By Adeola Aderounmu.
I lived in Festac Town from 1977 to 2002. I attended Central Primary School, 5th Avenue and later Festac Grammar School, 41 Road. From 1978 to 1989, I had my primary and secondary education in this once beautiful village called Festac Town. Festac Town is now a rotten place. Like everyother thing in Nigeria, it was not maintained!
There is a lot of history behind festac and there is a lot that can be highlighted regarding the rise and fall of Festac Town. One thing that struck me recently is the local and international reputation of Festac Town as a 419 town.
In 2006, I was driving in my 1986 Honda Civic along the streets of Festac with some friends and they were quick to point out that I didn’t get stopped by the police because of the number plate of my car. How is that, I queried? They told me that if my car plate number was FST and if the car looked very new, the police would have stopped me on the suspicion that I was a 419 perpetrator. FST as I came to know was the preference for the “yahoo boys” to show that they live in Festac Town.
Actually, I had seen images of Festac Town and yahoo boys on the internet in connection to a TV programme that ran on ABC television in the US. So, in a way, getting on ground in Festac myself and having life confirmation from my friends was not absolutely shocking.
I realized before I travelled to Europe in 2002 that while I’d spent many years studying at the University of Lagos and labouring afterwards as a humble teacher to lead a normal life, many young people around me were taking the fast lane. Many young boys and girls did unthinkable things to acquire wealth. 419 was the non-violent part of these unthinkable things.
I will not dwell so much on 419 because it is a dubious process that involves 2 or more parties. The greediest member of this party is the man or woman (not in Nigeria) who wants to reap where he/she had not sown. 419 is a fraud made famous not by Nigerians but by their greedy preys abroad.
In a recent radio programme that I stumbled on in Sweden, they are running a series on Lagos. The next programme will be on 30th June 2007 and they will talk more about Lagos. They have described Lagos as the most dangerous city in the world and Festac Town as the headquarters for 419 activities. Lagos is an issue on its own and the okada and the crazy transport system in Lagos really needs to be treated. I don’t know if Lagos is the most dangerous city in the world. I told my wife that maybe it is New York or Johannesburg-places I haven’t been to!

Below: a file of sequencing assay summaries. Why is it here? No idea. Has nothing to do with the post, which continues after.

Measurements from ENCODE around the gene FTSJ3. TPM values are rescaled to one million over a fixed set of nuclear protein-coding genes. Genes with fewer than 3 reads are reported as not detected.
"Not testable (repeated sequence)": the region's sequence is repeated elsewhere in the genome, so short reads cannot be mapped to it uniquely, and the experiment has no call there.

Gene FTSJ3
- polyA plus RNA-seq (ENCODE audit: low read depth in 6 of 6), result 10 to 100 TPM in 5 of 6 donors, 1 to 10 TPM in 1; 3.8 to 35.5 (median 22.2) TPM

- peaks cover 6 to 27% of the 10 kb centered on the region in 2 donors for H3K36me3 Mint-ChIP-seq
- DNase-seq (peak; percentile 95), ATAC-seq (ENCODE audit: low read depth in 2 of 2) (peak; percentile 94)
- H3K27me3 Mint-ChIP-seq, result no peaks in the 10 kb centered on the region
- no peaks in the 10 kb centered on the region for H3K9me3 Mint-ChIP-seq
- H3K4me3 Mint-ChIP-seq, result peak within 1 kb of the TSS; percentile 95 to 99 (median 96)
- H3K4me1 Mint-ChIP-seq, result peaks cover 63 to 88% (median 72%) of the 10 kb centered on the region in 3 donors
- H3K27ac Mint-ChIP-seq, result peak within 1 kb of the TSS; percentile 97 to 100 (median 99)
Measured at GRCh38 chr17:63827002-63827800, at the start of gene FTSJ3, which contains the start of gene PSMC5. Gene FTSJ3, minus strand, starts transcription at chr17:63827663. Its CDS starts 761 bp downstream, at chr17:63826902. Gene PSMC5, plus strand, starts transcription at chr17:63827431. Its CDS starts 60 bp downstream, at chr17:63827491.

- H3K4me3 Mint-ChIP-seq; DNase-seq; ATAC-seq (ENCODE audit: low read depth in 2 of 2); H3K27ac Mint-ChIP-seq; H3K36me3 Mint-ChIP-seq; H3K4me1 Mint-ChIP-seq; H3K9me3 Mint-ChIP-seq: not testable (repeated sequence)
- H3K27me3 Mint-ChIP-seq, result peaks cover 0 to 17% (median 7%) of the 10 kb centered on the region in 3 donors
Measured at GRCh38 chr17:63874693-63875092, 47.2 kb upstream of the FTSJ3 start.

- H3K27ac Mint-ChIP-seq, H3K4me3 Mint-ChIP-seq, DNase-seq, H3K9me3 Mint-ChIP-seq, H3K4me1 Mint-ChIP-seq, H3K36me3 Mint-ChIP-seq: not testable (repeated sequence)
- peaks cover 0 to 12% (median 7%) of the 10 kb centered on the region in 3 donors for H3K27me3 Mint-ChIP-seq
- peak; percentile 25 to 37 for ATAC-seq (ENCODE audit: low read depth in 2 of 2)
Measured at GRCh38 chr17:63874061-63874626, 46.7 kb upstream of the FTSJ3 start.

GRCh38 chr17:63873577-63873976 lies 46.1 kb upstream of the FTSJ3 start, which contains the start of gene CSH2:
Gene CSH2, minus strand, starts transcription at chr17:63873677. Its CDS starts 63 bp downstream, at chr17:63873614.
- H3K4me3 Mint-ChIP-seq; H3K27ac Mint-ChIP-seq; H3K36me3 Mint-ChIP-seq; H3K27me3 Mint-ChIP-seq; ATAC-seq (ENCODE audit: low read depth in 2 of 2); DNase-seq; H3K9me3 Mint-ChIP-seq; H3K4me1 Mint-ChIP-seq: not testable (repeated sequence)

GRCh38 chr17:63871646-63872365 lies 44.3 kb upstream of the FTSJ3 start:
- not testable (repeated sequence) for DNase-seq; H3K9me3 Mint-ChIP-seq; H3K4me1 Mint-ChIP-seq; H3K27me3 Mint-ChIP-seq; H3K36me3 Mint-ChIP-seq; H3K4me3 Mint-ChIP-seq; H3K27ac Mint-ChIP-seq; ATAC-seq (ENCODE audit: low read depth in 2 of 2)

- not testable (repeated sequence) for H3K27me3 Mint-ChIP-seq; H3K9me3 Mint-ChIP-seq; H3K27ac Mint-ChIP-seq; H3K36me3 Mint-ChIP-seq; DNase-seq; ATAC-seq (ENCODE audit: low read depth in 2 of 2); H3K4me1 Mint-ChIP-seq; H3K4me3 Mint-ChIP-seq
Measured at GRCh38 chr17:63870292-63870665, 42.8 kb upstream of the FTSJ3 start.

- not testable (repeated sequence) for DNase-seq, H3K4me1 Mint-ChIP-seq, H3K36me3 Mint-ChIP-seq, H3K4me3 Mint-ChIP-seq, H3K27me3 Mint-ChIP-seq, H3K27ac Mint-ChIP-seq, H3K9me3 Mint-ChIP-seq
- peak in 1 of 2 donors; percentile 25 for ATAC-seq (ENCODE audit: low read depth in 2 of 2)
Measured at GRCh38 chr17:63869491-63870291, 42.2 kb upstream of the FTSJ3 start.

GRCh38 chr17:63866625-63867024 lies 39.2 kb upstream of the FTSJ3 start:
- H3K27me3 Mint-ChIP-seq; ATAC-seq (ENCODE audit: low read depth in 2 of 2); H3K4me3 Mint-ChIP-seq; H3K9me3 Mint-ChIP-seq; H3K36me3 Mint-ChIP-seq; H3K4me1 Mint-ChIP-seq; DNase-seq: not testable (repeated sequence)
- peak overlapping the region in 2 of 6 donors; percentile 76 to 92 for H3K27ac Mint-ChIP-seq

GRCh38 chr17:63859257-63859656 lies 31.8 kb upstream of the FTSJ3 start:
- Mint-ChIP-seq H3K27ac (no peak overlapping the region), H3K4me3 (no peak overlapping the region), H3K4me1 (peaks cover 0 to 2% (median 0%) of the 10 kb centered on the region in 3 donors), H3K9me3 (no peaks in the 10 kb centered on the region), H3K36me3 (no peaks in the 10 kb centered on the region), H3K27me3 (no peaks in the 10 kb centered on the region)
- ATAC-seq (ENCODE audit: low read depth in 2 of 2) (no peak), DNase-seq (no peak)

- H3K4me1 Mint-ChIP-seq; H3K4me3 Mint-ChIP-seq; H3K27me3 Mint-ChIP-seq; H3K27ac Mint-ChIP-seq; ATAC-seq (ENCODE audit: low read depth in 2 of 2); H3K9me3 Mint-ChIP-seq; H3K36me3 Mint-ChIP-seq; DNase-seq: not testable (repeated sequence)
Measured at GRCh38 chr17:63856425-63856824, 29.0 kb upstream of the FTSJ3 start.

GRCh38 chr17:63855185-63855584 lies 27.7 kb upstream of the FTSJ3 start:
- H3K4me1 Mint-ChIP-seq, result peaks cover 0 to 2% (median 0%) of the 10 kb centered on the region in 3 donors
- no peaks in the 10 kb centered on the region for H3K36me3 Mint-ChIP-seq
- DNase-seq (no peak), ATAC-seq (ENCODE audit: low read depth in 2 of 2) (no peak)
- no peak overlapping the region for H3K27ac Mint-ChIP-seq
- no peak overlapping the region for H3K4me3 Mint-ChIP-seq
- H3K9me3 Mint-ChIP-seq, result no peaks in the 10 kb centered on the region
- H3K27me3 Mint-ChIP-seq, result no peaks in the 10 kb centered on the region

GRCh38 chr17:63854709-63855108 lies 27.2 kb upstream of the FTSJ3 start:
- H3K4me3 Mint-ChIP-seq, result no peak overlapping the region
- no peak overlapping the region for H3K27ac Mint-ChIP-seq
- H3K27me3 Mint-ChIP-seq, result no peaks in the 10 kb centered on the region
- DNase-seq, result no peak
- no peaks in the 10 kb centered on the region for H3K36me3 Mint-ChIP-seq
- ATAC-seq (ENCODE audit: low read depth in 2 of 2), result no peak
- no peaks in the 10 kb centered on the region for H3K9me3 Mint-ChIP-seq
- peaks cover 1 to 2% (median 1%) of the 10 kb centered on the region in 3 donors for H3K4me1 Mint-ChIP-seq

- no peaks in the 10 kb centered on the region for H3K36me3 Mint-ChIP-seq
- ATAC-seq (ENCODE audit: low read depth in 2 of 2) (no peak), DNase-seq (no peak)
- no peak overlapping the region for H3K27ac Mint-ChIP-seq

419 is not a good thing but it has solved the problems of many unemployed graduates!!! It may have disrupted the future of many youth as well. I know a boy who dropped out of University to concentrate on 419 activities but I heard he is really broke now.
The underlying issue really is that the government in Nigeria has neglected the issue of state welfarism and many Nigerians just devised whatever desperate means of survival that they can pull together. In a society where corruption is tolerated and the public servants enriched themselves to the detriment of the society at large, what do you expect? People have resolved to self help and then, anything goes.
Imagine the ongoing case of the former police boss. Wherever the case terminates will not be the issue, the crux of the matter is that the entire system called Nigeria needs a cleansing. What about the out-gone thieves called senators and legislators who bought houses that belong to the government of Nigeria? How did they have so much money in 4 years? Did they save all of their salaries? Didn’t they spend that on something to keep life going? Where will the new and in coming thieves live?
Festac is my base and I feel so defenseless on this 419 issue because I know it is true. But what has the local, state or federal government done in the last 20 years for example to prepare for the future of this generation of internet rats? What have they done or what are they still doing other than stealing, looting and gallivanting like nonentities?
May the Glory of Nigeria come, soon!
This short story was published in the Guardian June 20, 2007.